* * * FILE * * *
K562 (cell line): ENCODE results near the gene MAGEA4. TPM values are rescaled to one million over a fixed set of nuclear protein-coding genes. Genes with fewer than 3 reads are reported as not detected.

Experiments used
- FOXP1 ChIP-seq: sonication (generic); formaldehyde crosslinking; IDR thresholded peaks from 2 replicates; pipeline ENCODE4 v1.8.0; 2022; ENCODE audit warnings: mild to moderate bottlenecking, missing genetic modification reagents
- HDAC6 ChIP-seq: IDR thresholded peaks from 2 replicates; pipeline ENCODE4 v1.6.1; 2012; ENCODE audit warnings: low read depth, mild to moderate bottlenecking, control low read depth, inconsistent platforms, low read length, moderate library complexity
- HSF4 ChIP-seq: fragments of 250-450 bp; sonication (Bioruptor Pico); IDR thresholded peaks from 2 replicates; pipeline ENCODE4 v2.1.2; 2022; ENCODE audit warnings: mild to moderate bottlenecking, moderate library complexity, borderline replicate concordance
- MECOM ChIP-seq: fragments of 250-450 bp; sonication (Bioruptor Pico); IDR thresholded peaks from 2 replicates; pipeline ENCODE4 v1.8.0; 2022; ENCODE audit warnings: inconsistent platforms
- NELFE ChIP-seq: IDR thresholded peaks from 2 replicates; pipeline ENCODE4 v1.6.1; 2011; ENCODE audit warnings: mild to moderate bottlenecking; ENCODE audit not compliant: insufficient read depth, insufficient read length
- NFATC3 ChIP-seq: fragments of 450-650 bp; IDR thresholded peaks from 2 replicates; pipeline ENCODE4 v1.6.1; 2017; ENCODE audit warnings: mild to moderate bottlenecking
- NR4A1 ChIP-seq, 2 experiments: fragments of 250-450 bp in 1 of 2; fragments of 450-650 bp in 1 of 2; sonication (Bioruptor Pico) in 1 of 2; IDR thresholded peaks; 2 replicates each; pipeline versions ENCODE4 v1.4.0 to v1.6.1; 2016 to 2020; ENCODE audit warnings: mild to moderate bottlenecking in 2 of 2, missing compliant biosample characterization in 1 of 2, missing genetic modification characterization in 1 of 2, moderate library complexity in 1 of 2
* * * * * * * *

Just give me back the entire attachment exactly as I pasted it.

K562 (cell line): ENCODE results near the gene MAGEA4. TPM values are rescaled to one million over a fixed set of nuclear protein-coding genes. Genes with fewer than 3 reads are reported as not detected.

Experiments used
- FOXP1 ChIP-seq: sonication (generic); formaldehyde crosslinking; IDR thresholded peaks from 2 replicates; pipeline ENCODE4 v1.8.0; 2022; ENCODE audit warnings: mild to moderate bottlenecking, missing genetic modification reagents
- HDAC6 ChIP-seq: IDR thresholded peaks from 2 replicates; pipeline ENCODE4 v1.6.1; 2012; ENCODE audit warnings: low read depth, mild to moderate bottlenecking, control low read depth, inconsistent platforms, low read length, moderate library complexity
- HSF4 ChIP-seq: fragments of 250-450 bp; sonication (Bioruptor Pico); IDR thresholded peaks from 2 replicates; pipeline ENCODE4 v2.1.2; 2022; ENCODE audit warnings: mild to moderate bottlenecking, moderate library complexity, borderline replicate concordance
- MECOM ChIP-seq: fragments of 250-450 bp; sonication (Bioruptor Pico); IDR thresholded peaks from 2 replicates; pipeline ENCODE4 v1.8.0; 2022; ENCODE audit warnings: inconsistent platforms
- NELFE ChIP-seq: IDR thresholded peaks from 2 replicates; pipeline ENCODE4 v1.6.1; 2011; ENCODE audit warnings: mild to moderate bottlenecking; ENCODE audit not compliant: insufficient read depth, insufficient read length
- NFATC3 ChIP-seq: fragments of 450-650 bp; IDR thresholded peaks from 2 replicates; pipeline ENCODE4 v1.6.1; 2017; ENCODE audit warnings: mild to moderate bottlenecking
- NR4A1 ChIP-seq, 2 experiments: fragments of 250-450 bp in 1 of 2; fragments of 450-650 bp in 1 of 2; sonication (Bioruptor Pico) in 1 of 2; IDR thresholded peaks; 2 replicates each; pipeline versions ENCODE4 v1.4.0 to v1.6.1; 2016 to 2020; ENCODE audit warnings: mild to moderate bottlenecking in 2 of 2, missing compliant biosample characterization in 1 of 2, missing genetic modification characterization in 1 of 2, moderate library complexity in 1 of 2